Eyelid Reduction Surgery (Blepharoplasty)
Eyelid Reduction Surgery, also known as Blepharoplasty, removes the excess skin and fat from ageing eyelids. The procedure is one of the most commonly requested procedures in cosmetic surgery. Usually all four eyelids are done at the same time; however, either the upper eyelids or lower eyelids can be done in isolation.
Following the procedure, your eyes will appear more youthful. Those troublesome bulges and the excess skin overhang typical of a tired appearance will be gone.
The most common indication for having a blepharoplasty is dissatisfaction with the appearance of your eyelids. With time, the upper eyelids frequently develop excess skin which overhangs the eyelid proper (making eye make-up very difficult to apply) and a prominence near the nose. This, combined with the natural thinning of the skin which happens with time, tends to give the upper eyelids a very droopy and heavy appearance.
Unlike the upper lids where excess skin is usually the primary complaint, in the lower lids the most common indication for blepharoplasty is a bulging of the fat from around the eyeball causing the patient to have the appearance of heavy bags under the eyes. Not infrequently, there is also a degree of excess of skin which can be removed during the surgery.
Fat is packed into the bony eye socket around the eyeball, thereby protecting the eyeball from the hard walls. This fat is held in place by a septum which forms one of the layers behind the skin of the eyelid. This fat tends to grow with time (often independently from what the patient’s weight is doing) and, at the same time, the supporting septum tends to weaken. The net result of these changes is that the fat herniates forward causing a bulge to appear in the eyelid.
If you are a smoker, stop smoking at least one month pre-operatively. Do not take any aspirin or aspirin-containing products for at least one week prior to the surgery. If you are on any other medications, ensure that Mr Masters is aware of the medications (including homoeopathic remedies) so that any other medications, which require cessation during the pre-operative period, can be discontinued.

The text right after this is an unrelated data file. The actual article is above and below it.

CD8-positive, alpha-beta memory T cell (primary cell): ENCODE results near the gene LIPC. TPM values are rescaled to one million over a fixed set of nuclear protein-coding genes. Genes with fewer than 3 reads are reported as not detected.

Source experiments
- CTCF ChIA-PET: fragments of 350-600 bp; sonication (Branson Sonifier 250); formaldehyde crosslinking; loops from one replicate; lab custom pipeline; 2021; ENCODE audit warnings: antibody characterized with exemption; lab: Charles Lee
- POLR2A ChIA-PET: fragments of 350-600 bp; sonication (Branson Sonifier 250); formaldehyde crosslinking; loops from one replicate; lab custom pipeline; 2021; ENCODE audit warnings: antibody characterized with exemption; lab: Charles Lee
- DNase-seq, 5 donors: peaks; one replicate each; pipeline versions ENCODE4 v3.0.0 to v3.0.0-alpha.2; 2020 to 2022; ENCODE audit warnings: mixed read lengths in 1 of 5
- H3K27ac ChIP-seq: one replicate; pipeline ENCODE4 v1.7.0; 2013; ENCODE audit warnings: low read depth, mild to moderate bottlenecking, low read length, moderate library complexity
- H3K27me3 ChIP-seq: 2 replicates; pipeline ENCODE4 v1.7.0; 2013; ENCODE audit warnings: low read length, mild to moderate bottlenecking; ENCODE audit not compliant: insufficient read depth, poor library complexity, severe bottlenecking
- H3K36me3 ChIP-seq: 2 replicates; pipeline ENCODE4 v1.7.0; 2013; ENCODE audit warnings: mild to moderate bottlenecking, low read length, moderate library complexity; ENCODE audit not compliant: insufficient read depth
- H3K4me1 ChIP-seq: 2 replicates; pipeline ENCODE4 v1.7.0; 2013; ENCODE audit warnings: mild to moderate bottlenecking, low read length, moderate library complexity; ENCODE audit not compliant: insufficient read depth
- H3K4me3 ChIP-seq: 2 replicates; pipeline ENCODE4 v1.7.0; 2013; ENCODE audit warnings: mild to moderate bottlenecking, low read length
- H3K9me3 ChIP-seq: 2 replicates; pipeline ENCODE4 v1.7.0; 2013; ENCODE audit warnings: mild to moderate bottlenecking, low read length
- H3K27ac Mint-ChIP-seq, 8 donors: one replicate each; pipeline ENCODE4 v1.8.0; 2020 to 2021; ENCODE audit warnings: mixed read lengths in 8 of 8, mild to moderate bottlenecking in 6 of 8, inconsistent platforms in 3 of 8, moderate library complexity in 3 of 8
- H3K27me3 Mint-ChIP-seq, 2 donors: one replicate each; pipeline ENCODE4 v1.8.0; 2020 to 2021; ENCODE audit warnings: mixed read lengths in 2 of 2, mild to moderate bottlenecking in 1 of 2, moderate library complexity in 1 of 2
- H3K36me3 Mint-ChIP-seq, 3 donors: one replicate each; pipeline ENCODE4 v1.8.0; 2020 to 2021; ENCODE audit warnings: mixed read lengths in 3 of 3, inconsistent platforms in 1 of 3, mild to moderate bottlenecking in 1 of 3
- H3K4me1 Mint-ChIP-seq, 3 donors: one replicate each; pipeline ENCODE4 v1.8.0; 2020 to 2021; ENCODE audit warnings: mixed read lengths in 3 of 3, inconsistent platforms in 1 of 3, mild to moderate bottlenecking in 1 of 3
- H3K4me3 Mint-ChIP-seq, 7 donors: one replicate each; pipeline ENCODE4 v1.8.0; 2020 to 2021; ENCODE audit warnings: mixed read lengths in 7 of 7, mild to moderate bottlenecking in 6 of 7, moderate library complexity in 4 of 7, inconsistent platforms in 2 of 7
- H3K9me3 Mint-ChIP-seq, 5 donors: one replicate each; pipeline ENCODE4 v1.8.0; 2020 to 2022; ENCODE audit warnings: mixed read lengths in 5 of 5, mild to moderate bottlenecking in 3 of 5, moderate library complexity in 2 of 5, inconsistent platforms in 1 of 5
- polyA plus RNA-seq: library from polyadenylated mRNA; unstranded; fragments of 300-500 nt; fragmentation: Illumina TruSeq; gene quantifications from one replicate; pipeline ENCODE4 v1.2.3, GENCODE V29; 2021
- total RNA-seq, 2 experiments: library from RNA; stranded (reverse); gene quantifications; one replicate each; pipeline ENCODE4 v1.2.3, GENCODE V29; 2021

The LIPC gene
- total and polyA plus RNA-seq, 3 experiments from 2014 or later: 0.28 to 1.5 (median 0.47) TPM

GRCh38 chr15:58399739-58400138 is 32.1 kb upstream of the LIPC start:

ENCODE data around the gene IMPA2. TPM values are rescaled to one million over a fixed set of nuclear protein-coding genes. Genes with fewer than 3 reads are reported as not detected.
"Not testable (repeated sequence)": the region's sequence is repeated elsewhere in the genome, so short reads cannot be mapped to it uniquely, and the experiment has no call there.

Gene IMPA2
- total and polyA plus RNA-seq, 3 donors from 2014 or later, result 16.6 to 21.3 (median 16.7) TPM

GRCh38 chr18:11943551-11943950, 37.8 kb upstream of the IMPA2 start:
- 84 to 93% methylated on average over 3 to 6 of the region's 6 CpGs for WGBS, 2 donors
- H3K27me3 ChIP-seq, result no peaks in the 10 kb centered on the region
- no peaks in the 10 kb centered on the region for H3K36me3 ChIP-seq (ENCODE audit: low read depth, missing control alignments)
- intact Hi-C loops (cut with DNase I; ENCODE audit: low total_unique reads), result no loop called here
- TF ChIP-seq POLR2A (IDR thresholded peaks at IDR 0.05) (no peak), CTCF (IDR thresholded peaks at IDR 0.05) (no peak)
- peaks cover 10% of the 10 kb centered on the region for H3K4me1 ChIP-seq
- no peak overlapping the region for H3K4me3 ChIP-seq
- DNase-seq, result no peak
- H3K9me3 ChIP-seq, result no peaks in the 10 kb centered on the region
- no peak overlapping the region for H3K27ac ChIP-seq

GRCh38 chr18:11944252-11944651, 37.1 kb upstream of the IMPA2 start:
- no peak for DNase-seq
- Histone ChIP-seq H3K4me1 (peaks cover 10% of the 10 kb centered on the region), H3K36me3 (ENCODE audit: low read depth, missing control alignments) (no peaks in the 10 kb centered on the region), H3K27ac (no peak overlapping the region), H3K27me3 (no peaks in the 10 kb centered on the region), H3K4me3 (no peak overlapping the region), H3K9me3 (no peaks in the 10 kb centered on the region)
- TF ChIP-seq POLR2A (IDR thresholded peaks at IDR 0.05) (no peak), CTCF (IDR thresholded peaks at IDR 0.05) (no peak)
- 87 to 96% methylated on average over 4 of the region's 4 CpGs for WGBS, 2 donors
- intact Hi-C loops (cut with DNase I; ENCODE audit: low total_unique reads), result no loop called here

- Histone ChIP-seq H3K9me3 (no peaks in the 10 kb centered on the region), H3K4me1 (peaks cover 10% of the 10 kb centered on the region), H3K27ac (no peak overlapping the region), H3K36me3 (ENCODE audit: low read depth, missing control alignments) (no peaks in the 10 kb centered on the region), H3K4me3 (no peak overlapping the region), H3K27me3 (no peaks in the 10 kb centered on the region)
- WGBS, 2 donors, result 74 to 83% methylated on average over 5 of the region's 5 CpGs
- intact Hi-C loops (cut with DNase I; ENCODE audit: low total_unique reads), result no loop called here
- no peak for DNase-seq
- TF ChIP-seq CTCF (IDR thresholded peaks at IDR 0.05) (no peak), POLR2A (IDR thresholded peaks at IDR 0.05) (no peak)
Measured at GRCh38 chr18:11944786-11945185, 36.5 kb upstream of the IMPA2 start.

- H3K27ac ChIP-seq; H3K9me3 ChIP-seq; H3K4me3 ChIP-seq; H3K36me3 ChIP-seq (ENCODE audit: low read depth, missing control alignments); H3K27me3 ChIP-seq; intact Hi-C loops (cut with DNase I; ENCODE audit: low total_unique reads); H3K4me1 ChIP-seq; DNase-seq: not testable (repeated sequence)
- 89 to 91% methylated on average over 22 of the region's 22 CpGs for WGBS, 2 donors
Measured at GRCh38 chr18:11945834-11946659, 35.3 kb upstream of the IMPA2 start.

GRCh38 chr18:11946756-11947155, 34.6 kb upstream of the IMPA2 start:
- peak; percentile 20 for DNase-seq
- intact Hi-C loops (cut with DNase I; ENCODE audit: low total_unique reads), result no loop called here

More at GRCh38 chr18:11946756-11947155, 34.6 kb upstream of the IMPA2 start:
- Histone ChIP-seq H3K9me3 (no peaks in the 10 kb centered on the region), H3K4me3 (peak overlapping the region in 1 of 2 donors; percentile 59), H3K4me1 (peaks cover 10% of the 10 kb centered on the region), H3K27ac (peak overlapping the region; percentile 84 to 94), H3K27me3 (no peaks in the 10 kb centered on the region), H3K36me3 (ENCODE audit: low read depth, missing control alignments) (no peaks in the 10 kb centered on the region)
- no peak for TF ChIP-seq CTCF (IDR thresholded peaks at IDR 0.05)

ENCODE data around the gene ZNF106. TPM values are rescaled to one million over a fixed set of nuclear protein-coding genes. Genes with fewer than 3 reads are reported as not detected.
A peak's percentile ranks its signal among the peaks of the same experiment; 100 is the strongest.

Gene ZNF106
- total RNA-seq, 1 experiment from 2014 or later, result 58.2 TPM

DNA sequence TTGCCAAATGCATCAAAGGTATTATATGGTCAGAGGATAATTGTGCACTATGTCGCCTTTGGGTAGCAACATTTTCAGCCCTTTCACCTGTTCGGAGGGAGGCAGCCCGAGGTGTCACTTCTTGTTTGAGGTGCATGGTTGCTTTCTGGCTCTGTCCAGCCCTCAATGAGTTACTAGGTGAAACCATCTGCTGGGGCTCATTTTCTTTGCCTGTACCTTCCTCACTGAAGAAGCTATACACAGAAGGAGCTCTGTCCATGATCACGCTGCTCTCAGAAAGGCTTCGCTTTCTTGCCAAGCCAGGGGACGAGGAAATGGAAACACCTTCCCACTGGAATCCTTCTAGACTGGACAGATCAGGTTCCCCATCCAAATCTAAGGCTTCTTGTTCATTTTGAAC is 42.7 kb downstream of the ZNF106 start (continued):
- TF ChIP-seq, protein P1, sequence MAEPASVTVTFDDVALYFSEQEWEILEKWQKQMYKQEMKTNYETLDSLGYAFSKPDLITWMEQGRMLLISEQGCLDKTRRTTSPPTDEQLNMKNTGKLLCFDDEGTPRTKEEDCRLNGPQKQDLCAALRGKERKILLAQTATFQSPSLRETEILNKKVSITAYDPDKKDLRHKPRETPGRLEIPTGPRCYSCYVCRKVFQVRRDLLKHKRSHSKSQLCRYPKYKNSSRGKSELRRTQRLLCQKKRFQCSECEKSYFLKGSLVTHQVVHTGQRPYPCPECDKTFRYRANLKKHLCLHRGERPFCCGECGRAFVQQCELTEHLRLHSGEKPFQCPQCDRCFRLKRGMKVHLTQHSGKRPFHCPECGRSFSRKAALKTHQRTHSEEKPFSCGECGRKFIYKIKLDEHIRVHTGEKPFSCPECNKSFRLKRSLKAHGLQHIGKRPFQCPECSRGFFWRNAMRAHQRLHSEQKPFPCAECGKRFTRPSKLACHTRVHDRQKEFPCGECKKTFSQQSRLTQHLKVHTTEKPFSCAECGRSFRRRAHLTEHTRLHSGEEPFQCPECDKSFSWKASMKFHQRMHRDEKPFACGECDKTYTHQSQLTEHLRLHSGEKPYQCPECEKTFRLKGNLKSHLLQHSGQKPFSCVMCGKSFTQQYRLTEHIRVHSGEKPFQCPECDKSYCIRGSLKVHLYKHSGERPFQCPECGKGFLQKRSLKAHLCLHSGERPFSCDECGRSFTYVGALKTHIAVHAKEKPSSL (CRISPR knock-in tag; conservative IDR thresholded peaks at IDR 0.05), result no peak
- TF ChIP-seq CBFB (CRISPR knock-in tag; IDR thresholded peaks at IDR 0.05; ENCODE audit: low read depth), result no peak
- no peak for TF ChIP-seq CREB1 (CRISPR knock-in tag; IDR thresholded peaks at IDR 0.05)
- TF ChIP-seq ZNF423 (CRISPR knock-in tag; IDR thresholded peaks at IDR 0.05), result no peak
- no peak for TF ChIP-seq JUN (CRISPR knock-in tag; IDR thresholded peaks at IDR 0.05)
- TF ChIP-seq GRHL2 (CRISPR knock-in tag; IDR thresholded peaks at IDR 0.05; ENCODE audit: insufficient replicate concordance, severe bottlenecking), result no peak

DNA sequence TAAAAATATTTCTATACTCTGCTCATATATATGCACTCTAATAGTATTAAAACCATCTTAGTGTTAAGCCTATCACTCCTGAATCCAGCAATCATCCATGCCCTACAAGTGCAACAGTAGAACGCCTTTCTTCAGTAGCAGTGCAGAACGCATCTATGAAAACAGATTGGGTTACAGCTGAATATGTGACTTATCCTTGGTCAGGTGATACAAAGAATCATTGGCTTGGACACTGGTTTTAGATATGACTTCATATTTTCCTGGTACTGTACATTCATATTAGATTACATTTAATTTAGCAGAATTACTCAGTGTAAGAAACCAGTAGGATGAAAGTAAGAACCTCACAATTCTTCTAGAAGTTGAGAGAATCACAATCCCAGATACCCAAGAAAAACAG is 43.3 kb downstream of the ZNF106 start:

The Anaesthetic Used
The vast majority of blepharoplasty are done under local anaesthetic. This is Mr Masters’ preference for this procedure. Obviously, when combined with other procedures (eg facelift) the procedure can be done under general anaesthetic.
In the upper eyelid reduction, there can be a number of factors of concern to the patient. Commonly, these involve a bulge on the edge of the eyelid closest to the nose and excess skin on the outer aspect of the upper eyelid. The aim of the surgery on the upper eyelid is to leave the final fine scar sitting naturally in the upper eyelid fold so that when the eye is open, the scar is totally concealed.
To do this your surgeon will mark the ideal position of your eyelid fold pre-operatively. Local anaesthetic has been injected to completely numb the operative area. When this is working, the incisions are made thereby removing the excess skin. The fat which is protruding forward from around the eye, causing the bulge near the nose, is then trimmed back appropriately. After ensuring there is no bleeding, the skin edges are then closed with fine sutures.
The procedure for the lower eyelids is similar but slightly different. The incision after the local anaesthetic is working, is typically made immediately below the eyelashes very near the margin of the lower eyelid. The skin is then raised up along with one of the eyelid muscles, revealing the fatty tissue that causes the lower eyelid bulge. Depending on the exact configuration of your fatty prominence, this fat is either trimmed away or, for some patients, repositioned to smooth the transition from the lower eyelid to the upper cheek. Your surgeon will then assess how much excess skin requires excision. After this is removed, the wound is closed with find sutures.
For some people, the lower eyelid is troubled more by a prominent fatty bulge rather than excess skin. In this setting, the surgeon typically does not make a cut through the skin but, instead, pulls the eyelid forward and works from a concealed incision behind the eyelid to address the fatty bulge.